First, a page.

The North Carolina Senate is set to vote on a bill that will determine the use of certain green building rating systems in the state.
House Bill 628, which passed the North Carolina House by a vote 70-43 last week, would have effectively prohibited the use of Leadership in Energy and Environmental Design (LEED) rating guidelines in state projects.
The LEED guidelines are considered a boon for the steel industry as they promote energy efficiency and the use of locally-produced construction products such as steel, sources said (amm.com, May 15
But the North Carolina Senate Agriculture, Environment and Natural Resources Committee amended the bill last week to remove the prohibitions against LEED guidelines, according to Lane Burt of the U.S. Green Building Council (USGBC), which formulates the guidelines.
The bill in its current form would allow the continued use of LEED guidelines in state projects, promoting the use of locally-sourced steel.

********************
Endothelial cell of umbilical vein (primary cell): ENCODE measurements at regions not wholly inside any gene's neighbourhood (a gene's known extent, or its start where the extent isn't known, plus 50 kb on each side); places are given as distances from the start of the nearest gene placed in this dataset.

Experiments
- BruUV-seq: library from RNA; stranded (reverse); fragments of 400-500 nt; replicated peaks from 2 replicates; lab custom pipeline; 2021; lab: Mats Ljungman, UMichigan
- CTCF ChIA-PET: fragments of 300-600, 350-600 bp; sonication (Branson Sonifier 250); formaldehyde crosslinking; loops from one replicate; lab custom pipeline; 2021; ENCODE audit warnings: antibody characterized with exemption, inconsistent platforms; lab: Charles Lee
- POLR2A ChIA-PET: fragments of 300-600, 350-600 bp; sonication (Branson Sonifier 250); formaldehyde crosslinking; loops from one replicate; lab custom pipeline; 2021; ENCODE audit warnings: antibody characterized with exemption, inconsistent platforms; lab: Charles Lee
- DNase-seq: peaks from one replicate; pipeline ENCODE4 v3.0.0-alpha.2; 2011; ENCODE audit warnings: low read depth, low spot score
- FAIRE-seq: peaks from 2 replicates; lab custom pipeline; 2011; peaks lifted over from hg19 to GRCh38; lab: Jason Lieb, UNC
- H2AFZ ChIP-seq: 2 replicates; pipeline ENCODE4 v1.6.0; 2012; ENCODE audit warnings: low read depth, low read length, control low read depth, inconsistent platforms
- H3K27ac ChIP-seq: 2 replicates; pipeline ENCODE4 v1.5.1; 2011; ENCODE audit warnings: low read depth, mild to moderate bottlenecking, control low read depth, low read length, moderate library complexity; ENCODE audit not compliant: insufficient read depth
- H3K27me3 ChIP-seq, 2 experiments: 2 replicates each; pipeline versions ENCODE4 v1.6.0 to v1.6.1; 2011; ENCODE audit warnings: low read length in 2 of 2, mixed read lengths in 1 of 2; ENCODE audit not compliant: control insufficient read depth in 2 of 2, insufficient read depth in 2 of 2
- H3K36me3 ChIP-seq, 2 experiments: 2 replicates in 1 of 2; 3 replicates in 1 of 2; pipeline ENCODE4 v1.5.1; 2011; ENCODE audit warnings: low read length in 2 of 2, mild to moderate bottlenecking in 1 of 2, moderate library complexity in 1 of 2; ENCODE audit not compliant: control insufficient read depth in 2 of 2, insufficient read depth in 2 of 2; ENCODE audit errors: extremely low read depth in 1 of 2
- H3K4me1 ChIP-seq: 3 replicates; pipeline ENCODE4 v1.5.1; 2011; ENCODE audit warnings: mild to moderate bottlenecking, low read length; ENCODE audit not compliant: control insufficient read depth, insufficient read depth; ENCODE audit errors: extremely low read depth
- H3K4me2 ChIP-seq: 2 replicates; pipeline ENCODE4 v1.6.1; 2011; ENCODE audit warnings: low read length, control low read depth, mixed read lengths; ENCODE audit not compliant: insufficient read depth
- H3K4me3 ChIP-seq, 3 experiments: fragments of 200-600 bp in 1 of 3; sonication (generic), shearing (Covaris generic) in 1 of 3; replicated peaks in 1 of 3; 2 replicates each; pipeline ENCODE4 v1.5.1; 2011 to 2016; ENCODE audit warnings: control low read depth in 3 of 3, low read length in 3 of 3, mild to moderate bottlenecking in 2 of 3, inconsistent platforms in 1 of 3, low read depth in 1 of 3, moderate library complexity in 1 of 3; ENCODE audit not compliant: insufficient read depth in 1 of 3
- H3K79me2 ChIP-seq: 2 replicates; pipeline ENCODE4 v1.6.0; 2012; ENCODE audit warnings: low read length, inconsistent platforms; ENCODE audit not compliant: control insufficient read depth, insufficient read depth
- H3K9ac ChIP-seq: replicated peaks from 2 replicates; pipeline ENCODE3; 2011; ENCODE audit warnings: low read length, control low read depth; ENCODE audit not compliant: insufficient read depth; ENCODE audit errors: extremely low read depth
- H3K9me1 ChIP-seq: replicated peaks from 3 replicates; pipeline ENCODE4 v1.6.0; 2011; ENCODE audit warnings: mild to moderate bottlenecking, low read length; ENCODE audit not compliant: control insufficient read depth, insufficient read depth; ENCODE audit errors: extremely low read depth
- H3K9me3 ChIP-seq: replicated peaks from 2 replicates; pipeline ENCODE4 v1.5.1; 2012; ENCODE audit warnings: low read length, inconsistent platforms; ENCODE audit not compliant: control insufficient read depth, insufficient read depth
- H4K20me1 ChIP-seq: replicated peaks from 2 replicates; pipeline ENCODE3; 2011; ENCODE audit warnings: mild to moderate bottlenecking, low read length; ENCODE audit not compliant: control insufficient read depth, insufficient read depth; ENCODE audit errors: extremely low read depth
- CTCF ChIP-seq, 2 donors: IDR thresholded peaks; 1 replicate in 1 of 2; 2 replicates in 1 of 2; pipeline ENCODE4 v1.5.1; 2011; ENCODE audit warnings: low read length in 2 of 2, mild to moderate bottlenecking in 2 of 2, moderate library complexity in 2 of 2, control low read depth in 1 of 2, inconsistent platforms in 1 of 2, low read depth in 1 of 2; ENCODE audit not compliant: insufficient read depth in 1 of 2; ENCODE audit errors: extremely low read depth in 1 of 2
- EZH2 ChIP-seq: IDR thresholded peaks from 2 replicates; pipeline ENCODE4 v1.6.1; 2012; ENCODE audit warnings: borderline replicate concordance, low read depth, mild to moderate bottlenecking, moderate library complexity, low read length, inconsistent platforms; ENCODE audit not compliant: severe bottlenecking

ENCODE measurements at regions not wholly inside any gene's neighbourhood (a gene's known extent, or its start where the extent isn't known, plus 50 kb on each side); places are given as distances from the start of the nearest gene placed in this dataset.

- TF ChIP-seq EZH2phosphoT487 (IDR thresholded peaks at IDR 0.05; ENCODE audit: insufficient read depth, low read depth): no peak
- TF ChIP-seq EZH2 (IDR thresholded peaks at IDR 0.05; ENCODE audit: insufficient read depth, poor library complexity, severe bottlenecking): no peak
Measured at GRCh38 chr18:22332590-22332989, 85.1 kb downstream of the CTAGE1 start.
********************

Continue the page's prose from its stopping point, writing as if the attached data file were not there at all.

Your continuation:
The proposed bill now states that a major facility construction or renovation project may utilize a building rating system so long as the rating system ... promotes building materials or furnishings, including masonry, concrete, steel, textiles or wood that are manufactured or produced within the state, among other qualifications.
Charlotte, N.C.-based steelmaker Nucor Corp. has expressed support for the LEED certification and is a member of the United States Green Building Council.
Nucor believes the state must not abandon its use of LEED certification, which promotes energy efficiency (and) preservation of our natural resources and encourages state projects funded by state taxpayers to use locally sourced materials, thereby benefitting North Carolina-based businesses, a spokeswoman for Nucor said.
The Senate will vote on the bill during the June 18 session beginning at 7 p.m. EDT.